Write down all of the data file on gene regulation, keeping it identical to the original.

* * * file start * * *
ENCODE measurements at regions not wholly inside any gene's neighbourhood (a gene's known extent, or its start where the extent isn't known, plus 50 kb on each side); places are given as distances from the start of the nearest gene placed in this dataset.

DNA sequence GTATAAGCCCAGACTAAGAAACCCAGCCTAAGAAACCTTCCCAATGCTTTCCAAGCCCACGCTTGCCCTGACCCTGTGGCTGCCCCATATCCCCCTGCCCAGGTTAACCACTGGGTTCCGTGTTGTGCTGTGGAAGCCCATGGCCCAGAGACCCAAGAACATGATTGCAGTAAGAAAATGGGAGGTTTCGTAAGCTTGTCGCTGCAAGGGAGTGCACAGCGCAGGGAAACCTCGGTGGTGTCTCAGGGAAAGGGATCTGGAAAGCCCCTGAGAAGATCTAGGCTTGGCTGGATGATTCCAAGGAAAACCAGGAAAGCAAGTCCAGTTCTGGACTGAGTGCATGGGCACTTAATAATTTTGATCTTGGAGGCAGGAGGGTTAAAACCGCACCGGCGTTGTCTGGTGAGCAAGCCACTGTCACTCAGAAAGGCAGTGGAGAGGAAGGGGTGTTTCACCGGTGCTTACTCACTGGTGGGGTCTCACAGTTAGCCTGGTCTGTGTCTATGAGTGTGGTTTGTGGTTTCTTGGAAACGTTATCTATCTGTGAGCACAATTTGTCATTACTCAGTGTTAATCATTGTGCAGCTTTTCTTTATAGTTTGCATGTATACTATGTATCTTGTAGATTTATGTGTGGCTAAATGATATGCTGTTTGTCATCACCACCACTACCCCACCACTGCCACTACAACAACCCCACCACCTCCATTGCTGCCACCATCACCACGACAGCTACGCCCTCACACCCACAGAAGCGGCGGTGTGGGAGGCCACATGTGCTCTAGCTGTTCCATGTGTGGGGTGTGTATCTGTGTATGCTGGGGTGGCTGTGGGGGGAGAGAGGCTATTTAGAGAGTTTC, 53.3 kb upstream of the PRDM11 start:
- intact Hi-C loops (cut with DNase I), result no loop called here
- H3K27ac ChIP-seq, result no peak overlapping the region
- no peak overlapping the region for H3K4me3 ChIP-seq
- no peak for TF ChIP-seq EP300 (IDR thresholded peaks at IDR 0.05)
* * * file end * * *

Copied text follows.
ENCODE measurements at regions not wholly inside any gene's neighbourhood (a gene's known extent, or its start where the extent isn't known, plus 50 kb on each side); places are given as distances from the start of the nearest gene placed in this dataset.

DNA sequence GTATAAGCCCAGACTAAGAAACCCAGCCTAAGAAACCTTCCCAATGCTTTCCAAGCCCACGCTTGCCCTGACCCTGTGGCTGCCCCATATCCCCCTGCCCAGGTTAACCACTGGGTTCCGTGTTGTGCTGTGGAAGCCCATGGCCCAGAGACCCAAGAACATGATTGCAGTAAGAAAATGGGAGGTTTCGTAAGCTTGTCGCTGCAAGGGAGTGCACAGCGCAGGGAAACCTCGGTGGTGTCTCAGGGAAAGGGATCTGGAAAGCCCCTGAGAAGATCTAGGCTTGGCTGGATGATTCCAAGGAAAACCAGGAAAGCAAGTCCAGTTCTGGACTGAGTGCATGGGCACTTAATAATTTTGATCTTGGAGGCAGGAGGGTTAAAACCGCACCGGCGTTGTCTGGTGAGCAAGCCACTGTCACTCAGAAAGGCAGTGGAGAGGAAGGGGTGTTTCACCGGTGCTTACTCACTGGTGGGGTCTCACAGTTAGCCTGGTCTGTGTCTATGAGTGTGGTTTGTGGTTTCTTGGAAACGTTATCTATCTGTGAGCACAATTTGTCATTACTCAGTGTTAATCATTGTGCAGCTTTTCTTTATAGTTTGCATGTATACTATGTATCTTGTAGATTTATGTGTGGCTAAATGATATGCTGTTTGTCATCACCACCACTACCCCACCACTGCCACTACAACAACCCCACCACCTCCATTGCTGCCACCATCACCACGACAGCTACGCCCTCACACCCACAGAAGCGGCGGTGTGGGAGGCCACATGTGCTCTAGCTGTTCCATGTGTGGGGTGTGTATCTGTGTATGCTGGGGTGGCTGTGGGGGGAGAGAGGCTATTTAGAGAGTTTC, 53.3 kb upstream of the PRDM11 start:
- intact Hi-C loops (cut with DNase I), result no loop called here
- H3K27ac ChIP-seq, result no peak overlapping the region
- no peak overlapping the region for H3K4me3 ChIP-seq
- no peak for TF ChIP-seq EP300 (IDR thresholded peaks at IDR 0.05)